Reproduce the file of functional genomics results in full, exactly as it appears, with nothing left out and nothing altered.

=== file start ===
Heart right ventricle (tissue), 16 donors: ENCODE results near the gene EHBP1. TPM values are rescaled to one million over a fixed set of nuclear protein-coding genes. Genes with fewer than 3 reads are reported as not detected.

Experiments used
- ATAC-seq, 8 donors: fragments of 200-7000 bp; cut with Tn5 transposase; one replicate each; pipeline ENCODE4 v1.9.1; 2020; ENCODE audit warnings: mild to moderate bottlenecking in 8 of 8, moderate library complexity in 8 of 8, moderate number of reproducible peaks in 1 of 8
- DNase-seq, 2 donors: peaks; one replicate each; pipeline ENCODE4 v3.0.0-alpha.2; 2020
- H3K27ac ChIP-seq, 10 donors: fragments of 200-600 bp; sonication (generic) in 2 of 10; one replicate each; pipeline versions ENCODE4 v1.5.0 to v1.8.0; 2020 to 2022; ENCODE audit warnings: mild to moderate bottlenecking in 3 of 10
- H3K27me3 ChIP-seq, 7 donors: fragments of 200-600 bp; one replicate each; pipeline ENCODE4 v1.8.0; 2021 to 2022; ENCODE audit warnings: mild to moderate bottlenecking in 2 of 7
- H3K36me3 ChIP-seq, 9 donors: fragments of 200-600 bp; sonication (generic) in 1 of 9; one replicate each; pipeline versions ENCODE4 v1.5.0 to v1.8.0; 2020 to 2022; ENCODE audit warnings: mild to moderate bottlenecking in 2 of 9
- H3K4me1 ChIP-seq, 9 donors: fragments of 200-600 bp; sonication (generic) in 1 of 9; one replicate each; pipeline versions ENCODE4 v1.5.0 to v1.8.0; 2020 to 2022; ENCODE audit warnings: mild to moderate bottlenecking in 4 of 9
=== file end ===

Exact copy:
Heart right ventricle (tissue), 16 donors: ENCODE results near the gene EHBP1. TPM values are rescaled to one million over a fixed set of nuclear protein-coding genes. Genes with fewer than 3 reads are reported as not detected.

Experiments used
- ATAC-seq, 8 donors: fragments of 200-7000 bp; cut with Tn5 transposase; one replicate each; pipeline ENCODE4 v1.9.1; 2020; ENCODE audit warnings: mild to moderate bottlenecking in 8 of 8, moderate library complexity in 8 of 8, moderate number of reproducible peaks in 1 of 8
- DNase-seq, 2 donors: peaks; one replicate each; pipeline ENCODE4 v3.0.0-alpha.2; 2020
- H3K27ac ChIP-seq, 10 donors: fragments of 200-600 bp; sonication (generic) in 2 of 10; one replicate each; pipeline versions ENCODE4 v1.5.0 to v1.8.0; 2020 to 2022; ENCODE audit warnings: mild to moderate bottlenecking in 3 of 10
- H3K27me3 ChIP-seq, 7 donors: fragments of 200-600 bp; one replicate each; pipeline ENCODE4 v1.8.0; 2021 to 2022; ENCODE audit warnings: mild to moderate bottlenecking in 2 of 7
- H3K36me3 ChIP-seq, 9 donors: fragments of 200-600 bp; sonication (generic) in 1 of 9; one replicate each; pipeline versions ENCODE4 v1.5.0 to v1.8.0; 2020 to 2022; ENCODE audit warnings: mild to moderate bottlenecking in 2 of 9
- H3K4me1 ChIP-seq, 9 donors: fragments of 200-600 bp; sonication (generic) in 1 of 9; one replicate each; pipeline versions ENCODE4 v1.5.0 to v1.8.0; 2020 to 2022; ENCODE audit warnings: mild to moderate bottlenecking in 4 of 9